Tuesday, May 27, 2014


I recall feelings of anxiety on the subject of guardianship even several years before my daughter's 18th birthday. I worried about the cost, the process, and who to have help us. I asked around my neighborhood looking for a lawyer who was willing to help us. I found someone willing to represent my daughter, which is required. He was someone she knew from church and she felt comfortable around. My husband and I decided not to pay a lawyer to represent us. We did not feel it was necessary because my daughter was not contesting our request for guardianship. We met with the lawyer once to give him information so that he could prepare the paperwork. We had obtained a letter from my daughter's psychiatrist and support coordinator that she could not take care of herself financially or safely. Her lawyer filed just after her 18th birthday and we were given a date just a few weeks later to appear in court. We waited for a short time in the court room for our names to be called. We had gone over with my daughter what would happen in court - which basically entailed standing before the judge and answering a few questions. He asked her if she wanted to continue living with us and she said yes. It was over and done with in a few minutes. We were granted full guardianship. We waited outside the courtroom for a few minutes while the lawyer obtained several notarized copies of the court order for our personal use. That was that. Now I could go home (several hundred dollars poorer) and keep doing what I had been doing for 18 years and would continue to do as long as I was able.
In working with families I have found two main objections to obtaining guardianship - both financial in nature.
1) The most common concern is being able to afford the cost.
2) A second concern is the fear that you are now financially responsible for any potential debts. This is not true. One father had a daughter who functioned well enough to sign for cars and other expensive items. Her father found that obtaining guardianship would enable him to cancel such agreements on her behalf, without obligating him in any way. This was a huge relief to her family and protection to her. She could no longer be taken advantage of.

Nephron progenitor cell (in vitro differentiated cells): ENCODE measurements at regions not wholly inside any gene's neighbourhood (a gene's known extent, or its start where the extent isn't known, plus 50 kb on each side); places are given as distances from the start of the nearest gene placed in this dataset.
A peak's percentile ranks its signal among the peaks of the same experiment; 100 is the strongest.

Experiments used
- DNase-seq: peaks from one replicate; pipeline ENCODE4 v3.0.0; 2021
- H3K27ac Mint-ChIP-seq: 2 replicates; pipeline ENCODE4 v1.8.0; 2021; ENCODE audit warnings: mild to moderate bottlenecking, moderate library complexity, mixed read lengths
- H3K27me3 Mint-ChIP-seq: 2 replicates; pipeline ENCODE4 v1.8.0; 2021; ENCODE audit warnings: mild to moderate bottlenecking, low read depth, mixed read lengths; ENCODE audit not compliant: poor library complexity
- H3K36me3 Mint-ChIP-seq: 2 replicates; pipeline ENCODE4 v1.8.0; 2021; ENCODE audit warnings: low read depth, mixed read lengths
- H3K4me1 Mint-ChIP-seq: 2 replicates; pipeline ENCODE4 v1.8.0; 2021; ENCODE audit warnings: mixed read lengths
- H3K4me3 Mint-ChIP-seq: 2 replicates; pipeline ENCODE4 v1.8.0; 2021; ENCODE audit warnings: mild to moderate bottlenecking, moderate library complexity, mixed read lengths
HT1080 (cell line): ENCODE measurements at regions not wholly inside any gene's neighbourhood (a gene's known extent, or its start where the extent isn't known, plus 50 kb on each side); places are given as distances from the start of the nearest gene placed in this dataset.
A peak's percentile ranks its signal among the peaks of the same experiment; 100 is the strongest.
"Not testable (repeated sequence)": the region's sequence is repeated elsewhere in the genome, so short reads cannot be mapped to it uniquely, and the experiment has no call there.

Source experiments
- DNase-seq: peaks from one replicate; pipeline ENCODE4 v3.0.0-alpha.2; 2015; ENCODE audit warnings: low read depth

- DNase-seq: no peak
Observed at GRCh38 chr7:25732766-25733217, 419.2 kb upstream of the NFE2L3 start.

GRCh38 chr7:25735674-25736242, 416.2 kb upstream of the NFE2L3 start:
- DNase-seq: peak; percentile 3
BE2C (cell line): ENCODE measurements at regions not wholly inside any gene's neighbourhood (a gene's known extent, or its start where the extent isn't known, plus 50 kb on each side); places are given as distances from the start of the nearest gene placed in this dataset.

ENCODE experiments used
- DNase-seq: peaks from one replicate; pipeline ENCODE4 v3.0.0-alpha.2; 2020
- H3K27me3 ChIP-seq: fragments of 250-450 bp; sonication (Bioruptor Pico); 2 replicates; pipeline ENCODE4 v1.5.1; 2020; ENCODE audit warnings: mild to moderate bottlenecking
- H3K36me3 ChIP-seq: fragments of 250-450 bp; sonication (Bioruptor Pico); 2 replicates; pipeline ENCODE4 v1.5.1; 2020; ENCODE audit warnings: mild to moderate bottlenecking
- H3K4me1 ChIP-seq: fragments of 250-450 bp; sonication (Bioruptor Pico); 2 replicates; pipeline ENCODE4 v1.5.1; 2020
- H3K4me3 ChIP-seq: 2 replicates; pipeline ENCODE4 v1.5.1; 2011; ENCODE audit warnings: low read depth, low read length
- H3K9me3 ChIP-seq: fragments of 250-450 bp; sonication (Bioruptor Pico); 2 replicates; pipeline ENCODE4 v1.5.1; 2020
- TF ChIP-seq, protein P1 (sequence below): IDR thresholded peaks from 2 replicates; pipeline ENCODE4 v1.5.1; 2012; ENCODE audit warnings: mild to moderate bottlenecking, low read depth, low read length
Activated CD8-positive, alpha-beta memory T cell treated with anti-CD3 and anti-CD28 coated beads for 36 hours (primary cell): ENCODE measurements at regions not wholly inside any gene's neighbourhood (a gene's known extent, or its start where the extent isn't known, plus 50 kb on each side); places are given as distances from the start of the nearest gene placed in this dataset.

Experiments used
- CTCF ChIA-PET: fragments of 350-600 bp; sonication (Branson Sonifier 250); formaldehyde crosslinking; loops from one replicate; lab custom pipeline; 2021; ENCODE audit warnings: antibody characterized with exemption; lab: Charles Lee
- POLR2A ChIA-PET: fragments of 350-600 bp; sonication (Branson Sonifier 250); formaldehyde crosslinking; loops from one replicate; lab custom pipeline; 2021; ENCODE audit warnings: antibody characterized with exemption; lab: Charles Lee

Guardianship vs. Power of Attorney

What is the difference between GUARDIANSHIP and POWER OF ATTORNEY? GUARDIANSHIP can be limited or full. Often times guardians have designated powers in relation to the financial dealings with an impaired person, or their powers may include decision making in regards to living arrangements and/or marriage. A judge determines which decision making rights the individual will retain and which will be granted to a guardian. POWER OF ATTORNEY also varies in scope. The primary difference between the two is that GUARDIANSHIP is granted in court by a judge and as a result is a matter of record. POWER OF ATTORNEY is done through a lawyer and the rights are voluntarily given up by the individual themselves with the lawyer as a witness. GUARDIANSHIP is often looked on more favorably because POWER OF ATTORNEY is not recorded anywhere in the state, so that it is difficult to track if a person wants to revoke it. It would be highly unusual circumstances for someone, not of sound mind, to be able to make this determination for themselves. For that reason POWER OF ATTORNEY is rare for individuals in DSPD services. This is because many of them have qualified for services with the limitation of "learning" and are not able to understand what rights they are giving up. POWER OF ATTORNEY also has a bad reputation in general terms because of many historical instances where trusted friends and family members took advantage of individuals.